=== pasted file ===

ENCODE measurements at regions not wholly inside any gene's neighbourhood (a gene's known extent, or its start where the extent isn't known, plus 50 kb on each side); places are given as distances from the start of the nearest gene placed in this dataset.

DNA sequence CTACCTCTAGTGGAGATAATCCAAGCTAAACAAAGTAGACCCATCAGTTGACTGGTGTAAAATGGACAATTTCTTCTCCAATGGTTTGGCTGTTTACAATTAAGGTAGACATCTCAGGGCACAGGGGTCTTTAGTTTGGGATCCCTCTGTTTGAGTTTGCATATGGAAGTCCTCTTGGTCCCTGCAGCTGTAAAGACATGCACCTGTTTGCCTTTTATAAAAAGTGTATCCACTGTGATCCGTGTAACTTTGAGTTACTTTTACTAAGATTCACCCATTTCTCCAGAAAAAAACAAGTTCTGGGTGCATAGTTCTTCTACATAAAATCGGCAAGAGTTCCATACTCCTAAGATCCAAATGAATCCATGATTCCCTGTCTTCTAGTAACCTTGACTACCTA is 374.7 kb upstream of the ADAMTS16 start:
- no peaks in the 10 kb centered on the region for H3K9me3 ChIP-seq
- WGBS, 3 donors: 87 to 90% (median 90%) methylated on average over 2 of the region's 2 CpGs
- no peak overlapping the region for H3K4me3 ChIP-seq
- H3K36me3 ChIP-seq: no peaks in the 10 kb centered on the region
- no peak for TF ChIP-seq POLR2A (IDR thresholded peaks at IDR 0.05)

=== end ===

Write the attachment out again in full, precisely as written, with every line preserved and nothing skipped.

ENCODE measurements at regions not wholly inside any gene's neighbourhood (a gene's known extent, or its start where the extent isn't known, plus 50 kb on each side); places are given as distances from the start of the nearest gene placed in this dataset.

DNA sequence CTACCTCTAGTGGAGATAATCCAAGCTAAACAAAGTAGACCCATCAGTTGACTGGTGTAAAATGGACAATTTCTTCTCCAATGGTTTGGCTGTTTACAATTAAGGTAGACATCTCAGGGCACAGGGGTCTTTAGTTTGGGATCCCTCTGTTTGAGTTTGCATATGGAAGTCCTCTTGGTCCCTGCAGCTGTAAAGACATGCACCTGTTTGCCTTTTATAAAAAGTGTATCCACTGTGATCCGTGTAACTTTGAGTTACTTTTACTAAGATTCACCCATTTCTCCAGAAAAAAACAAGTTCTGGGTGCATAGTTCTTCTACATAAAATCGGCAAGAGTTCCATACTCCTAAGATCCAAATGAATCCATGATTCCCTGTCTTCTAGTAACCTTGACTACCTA is 374.7 kb upstream of the ADAMTS16 start:
- no peaks in the 10 kb centered on the region for H3K9me3 ChIP-seq
- WGBS, 3 donors: 87 to 90% (median 90%) methylated on average over 2 of the region's 2 CpGs
- no peak overlapping the region for H3K4me3 ChIP-seq
- H3K36me3 ChIP-seq: no peaks in the 10 kb centered on the region
- no peak for TF ChIP-seq POLR2A (IDR thresholded peaks at IDR 0.05)